Following God is not about the level of your faith.

It’s about what your faith is in.

I’ll say that again. Following God is not about the level of your faith. It’s about what your faith is in.

Job is going to incessantly wrestle with God, but his faith is in God. That won’t waver.

The text goes so far as to say that Job didn’t sin in what he has said.

He hasn’t sinned, yet the affliction will remain for dozens of more chapters.

As followers of Jesus, we must have the faith to receive the bad as well as the good.

Job models that for us well.

In His Name,

Nathan Roach

 

The Problem Of God’s Control

In a day, everything he had was taken from him.

It started out like any other Sunday. His children were together, feasting and celebrating with joy. His flocks were well maintained by his ample and qualified servants. He had arisen early in the morning to offer an offering to God for his children. All was well.

Yet, now here he sat.

Devastated by innumerable tragedies. Living in the wilderness certainly had its dangers. Sabeans and Chaldeans sometimes went on raids, natural disasters were just a part of life.

But this?

This was like an overly dramatic sitcom you’d see in the mornings on NBC.

His mind was still reeling from the day’s events. Servant after servant came in to inform him of some destruction, some loss. First it was his oxen and donkeys getting stolen. Then lightning burning up his sheep. A massive lightning storm no doubt, since it plundered thousands of them. Next came the camels being stolen.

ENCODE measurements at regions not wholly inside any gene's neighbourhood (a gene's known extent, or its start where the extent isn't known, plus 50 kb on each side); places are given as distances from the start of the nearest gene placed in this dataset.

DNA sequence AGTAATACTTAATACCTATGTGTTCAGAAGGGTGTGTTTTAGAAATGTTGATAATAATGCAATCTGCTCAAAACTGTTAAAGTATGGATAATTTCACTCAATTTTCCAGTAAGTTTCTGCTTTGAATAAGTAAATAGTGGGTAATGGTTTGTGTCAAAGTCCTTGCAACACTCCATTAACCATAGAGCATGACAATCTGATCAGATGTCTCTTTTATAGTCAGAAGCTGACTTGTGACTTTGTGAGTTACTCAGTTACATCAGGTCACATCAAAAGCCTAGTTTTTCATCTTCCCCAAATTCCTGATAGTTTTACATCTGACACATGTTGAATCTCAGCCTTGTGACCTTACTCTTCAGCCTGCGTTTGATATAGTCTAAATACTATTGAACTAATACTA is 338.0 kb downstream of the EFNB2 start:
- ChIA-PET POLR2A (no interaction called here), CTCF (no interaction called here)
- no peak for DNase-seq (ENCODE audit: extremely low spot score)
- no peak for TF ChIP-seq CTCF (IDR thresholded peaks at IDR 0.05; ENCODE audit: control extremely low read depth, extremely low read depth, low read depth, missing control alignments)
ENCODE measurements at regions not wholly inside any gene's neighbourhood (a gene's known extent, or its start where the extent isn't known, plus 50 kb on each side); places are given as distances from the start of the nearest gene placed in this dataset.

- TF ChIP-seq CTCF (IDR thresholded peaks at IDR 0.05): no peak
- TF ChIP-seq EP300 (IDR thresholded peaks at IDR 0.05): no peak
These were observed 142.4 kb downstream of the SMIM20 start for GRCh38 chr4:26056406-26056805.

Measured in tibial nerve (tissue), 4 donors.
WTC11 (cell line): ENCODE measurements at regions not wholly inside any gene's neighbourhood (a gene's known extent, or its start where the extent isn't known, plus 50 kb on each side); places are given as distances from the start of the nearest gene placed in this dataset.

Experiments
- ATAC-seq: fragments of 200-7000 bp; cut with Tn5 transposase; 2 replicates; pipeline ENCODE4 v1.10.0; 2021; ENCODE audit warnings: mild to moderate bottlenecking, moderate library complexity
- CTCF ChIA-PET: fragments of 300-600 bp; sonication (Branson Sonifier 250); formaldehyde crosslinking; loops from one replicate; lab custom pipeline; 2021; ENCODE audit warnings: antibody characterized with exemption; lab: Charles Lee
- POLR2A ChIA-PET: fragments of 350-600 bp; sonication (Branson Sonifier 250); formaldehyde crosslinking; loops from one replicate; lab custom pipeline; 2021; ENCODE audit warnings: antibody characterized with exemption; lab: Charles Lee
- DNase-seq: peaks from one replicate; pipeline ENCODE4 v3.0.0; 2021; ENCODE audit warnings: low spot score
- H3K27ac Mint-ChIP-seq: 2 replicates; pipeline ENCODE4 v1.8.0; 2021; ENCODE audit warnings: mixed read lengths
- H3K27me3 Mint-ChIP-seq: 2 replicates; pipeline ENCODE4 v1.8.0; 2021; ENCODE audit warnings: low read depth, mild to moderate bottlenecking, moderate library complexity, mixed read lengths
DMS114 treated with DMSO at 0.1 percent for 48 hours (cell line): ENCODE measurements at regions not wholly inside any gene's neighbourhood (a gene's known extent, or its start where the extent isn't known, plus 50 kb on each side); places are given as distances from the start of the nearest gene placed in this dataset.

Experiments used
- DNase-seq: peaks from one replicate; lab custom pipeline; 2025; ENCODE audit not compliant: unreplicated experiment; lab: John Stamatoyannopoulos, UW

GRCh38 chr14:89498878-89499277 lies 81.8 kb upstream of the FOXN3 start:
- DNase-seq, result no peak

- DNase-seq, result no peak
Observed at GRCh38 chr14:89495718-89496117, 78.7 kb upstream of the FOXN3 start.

None of that compared with the last message though.

His children.

His precious children whom he prayed for and made sacrifices for to God.

They were dead.

Not just one of them.

All of them. In a freak accident brought about by a whirlwind.

He could only imagine what they went through. Joyous laughter and celebration quickly turning to screams of fear and then. . .

silence.

 

This story is found in the first chapter of the book of Job. Job was a righteous man in the eyes of God, someone who feared God and turned away from evil (1:1, 8). In a black and white world, he would be the man that we would assume would be continuously and perpetually blessed by God. Instead, Satan lays down the gauntlet: if all was stripped from Job, would he still praise the Lord? Or is his worship of God only because of God’s favor and blessings? God allows Satan to come after Job, and what happens is the utter destruction we read in the passage (vv. 13-19).

Now, Job finds himself in a place that we too find ourselves in after suffering strikes us.

He has a problem.

That problem is the control of God over all things.

His sovereignty.

Now, I’ll just tell you now, I’m not going to even attempt to philosophically argue through the “problem of evil”. That’s not what I’m trying to do. If you’re looking for writing of that depth and intelligence, look elsewhere.

What I am instead wanting to highlight is that for those of us who follow Jesus and believe in God, what happened to Job and what happens to us is harder to accept.

The following quote is long, but it is better than I could say it.

Desert brigands, lightning and cyclone are all part of man’s life in the East. Things like this happen to everyone, if not always on the same scale. The intense faith of job immediately sees the hand of God in every ‘natural’ event. There are no ‘accidents’ in a universe ruled by the one sovereign Lord. Hence Job’s problem. Such mishaps are not a problem for the polytheist, the dualist, the atheist, the naturalist, the fatalist, the materialist, the agnostic. An annoyance, a tragedy even, but not a problem. – Francis Anderson

There it is.

In the modern world, it is extremely sad that hurricanes, cancer, and gun violence take the lives of men and women, boys and girls. What’s even more sad is that these losses are seen as the dangers and realities of modern living. For the atheist in 2019, there is no real ‘problem’ to be wrestled with. When tragedy strikes, it’s just fate. It’s just an accident, just the luck of the draw.